Binance DEX will geoblock US-based customers
The use of proxies and VPNs is also against the Binance DEX terms of service.
- Nationals of the United States and more than 20 other countries will be barred from Binance DEX
- US residents are being barred from an increasing number of cryptocurrency exchanges
- Australia is building a geofence from inside the country
Users from the USA, and a number of other countries, will not be able to use the Binance decentralised exchange (DEX) as of 1 July 2019, The Block reports. The full list of banned countries includes the USA and about thirty other names, including swaths of the Middle East, Central Africa and Eastern Europe.
According to the Binance DEX terms and conditions, US persons are already barred from using the exchange so the difference is likely that it will actively start barring US IP addresses as of 1 July, at which point people will probably start using VPNs to circumvent the ban.
Of course, "using any virtual private network, proxy service, or any other third party service, network, or product with the intent of disguising your IP address or location" is also prohibited by the terms and conditions.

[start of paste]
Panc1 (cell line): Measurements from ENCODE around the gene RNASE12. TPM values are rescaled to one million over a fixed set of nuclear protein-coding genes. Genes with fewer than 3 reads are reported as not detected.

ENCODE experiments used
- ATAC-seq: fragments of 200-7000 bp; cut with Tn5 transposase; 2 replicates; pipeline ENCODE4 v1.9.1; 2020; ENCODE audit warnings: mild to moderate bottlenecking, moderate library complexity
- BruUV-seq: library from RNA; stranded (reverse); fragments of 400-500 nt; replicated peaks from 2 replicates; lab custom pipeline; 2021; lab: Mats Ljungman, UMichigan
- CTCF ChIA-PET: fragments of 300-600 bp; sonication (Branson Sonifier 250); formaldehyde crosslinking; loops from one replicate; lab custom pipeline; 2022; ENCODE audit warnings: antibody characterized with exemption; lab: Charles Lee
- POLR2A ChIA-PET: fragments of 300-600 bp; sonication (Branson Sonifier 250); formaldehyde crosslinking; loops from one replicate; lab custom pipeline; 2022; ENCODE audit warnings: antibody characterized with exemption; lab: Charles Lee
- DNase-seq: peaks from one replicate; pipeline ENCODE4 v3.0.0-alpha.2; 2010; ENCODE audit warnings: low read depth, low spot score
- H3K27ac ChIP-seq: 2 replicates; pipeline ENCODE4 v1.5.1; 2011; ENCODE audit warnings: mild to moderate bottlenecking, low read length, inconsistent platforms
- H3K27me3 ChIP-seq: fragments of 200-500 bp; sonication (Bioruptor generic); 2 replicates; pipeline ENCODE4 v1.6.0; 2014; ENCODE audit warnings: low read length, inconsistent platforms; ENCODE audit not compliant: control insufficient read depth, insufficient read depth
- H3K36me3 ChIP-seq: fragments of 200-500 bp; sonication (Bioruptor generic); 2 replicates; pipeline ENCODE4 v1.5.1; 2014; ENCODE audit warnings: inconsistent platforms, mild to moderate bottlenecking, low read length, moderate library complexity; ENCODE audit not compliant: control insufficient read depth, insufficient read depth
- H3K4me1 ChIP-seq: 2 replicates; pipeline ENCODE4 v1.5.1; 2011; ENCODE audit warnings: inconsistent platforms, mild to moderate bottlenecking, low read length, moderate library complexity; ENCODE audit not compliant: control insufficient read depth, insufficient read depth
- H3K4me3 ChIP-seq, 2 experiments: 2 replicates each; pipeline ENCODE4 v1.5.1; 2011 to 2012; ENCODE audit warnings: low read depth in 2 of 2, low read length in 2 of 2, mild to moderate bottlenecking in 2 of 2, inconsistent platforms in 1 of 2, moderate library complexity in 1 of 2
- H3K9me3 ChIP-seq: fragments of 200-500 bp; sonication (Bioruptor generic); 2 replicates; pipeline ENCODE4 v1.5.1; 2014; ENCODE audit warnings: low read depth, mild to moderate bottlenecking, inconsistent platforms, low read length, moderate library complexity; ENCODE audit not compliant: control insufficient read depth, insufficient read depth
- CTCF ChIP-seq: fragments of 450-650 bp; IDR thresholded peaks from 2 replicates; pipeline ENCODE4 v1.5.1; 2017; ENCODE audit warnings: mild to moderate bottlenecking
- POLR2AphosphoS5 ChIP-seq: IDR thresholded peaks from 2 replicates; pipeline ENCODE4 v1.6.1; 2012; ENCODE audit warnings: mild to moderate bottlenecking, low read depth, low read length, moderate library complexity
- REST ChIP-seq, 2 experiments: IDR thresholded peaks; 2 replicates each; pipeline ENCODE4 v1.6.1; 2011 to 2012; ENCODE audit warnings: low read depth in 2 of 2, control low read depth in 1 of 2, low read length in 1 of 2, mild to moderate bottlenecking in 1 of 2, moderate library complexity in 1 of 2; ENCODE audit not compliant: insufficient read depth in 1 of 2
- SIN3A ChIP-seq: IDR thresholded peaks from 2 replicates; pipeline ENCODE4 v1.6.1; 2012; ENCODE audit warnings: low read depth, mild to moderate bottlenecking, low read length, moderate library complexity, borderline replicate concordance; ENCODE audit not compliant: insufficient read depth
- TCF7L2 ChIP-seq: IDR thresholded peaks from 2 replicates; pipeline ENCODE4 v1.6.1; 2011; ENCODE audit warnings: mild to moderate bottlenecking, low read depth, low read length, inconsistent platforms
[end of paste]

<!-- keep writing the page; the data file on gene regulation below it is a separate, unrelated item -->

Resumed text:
The move means Binance DEX is the latest in a long line of exchanges that have barred US customers due to the fragmented regulatory situation in the States. While the US market is naturally important, many exchanges simply prefer to steer clear of the USA entirely rather than wade into the legal morass.
But it's interesting to note that this ban is a little stricter than those implemented by other exchanges that have left the country.
For example, when Bitfinex banned US customers, it extended the prohibition only as far as individuals whose primary residence is in the United States and business entities controlled by US persons. However, the Binance DEX ban goes as far as all citizens of the United States or other prohibited jurisdictions, regardless of where they reside, and entities owned 10% or more by US persons.
So it's a little bit different and may be an indication of how fuzzy the law can be in this area and which side of caution an exchange wants to err on.
It's also mildly entertaining to note that because the block extends to nationals of a country, regardless of where they are currently residing, it feels a little bit unintentionally racist.
Similar trends may emerge elsewhere, and Australian regulators are also preparing to build a regulatory fence around the country to keep out unapproved assets and overseas exchanges. As regulators move to accommodate digital assets, the markets are also getting more fragmented.
Disclosure: The author holds BTC, BNB, ATOM and IOTA at the time of writing.